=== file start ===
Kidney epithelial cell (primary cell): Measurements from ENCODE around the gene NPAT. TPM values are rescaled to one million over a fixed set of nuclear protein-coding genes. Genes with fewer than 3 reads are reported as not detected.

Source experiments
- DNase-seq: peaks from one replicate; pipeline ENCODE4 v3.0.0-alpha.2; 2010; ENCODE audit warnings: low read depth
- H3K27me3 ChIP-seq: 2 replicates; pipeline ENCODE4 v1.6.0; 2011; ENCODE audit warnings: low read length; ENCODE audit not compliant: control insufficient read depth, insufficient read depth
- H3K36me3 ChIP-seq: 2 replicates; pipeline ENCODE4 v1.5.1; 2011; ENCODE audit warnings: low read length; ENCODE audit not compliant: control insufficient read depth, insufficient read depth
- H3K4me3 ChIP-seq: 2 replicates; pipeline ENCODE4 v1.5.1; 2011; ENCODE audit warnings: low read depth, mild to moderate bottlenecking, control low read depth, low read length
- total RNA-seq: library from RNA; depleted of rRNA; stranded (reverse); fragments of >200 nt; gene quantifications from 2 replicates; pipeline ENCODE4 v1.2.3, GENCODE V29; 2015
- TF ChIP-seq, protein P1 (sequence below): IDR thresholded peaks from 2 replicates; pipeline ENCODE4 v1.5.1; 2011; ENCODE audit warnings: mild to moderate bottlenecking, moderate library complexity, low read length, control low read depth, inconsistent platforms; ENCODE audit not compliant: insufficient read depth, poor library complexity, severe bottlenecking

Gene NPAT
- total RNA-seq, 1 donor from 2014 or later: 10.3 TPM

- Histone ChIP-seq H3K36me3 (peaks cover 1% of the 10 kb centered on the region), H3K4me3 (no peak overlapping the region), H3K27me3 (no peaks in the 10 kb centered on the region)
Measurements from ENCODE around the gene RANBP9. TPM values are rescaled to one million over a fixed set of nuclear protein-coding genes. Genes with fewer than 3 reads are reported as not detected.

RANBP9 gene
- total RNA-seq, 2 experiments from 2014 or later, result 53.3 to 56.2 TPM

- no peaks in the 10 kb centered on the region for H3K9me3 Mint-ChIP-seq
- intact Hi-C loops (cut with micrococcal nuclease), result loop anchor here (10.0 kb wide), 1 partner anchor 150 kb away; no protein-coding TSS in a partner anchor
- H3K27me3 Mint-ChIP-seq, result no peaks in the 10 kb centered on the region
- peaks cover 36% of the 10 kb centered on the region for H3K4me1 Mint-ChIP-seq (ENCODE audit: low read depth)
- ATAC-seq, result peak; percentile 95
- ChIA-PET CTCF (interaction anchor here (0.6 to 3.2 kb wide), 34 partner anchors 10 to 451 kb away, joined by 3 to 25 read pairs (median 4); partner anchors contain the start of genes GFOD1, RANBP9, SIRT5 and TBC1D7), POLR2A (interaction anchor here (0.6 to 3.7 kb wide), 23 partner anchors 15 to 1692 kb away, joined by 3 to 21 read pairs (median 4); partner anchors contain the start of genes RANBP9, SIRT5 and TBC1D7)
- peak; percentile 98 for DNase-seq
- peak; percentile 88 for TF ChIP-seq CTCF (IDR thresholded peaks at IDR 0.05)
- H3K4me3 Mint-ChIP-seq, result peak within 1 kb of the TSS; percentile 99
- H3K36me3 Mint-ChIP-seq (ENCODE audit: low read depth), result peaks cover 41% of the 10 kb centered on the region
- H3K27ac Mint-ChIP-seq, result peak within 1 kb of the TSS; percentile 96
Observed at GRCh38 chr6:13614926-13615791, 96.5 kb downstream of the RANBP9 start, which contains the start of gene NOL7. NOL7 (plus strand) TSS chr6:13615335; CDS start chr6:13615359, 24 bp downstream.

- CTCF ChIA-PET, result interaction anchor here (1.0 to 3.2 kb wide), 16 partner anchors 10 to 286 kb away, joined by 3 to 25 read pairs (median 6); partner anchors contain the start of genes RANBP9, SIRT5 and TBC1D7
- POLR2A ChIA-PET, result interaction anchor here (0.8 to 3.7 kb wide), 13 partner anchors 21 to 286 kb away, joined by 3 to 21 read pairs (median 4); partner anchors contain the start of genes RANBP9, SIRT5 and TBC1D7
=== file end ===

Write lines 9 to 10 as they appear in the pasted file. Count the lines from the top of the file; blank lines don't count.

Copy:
Gene NPAT
- total RNA-seq, 1 donor from 2014 or later: 10.3 TPM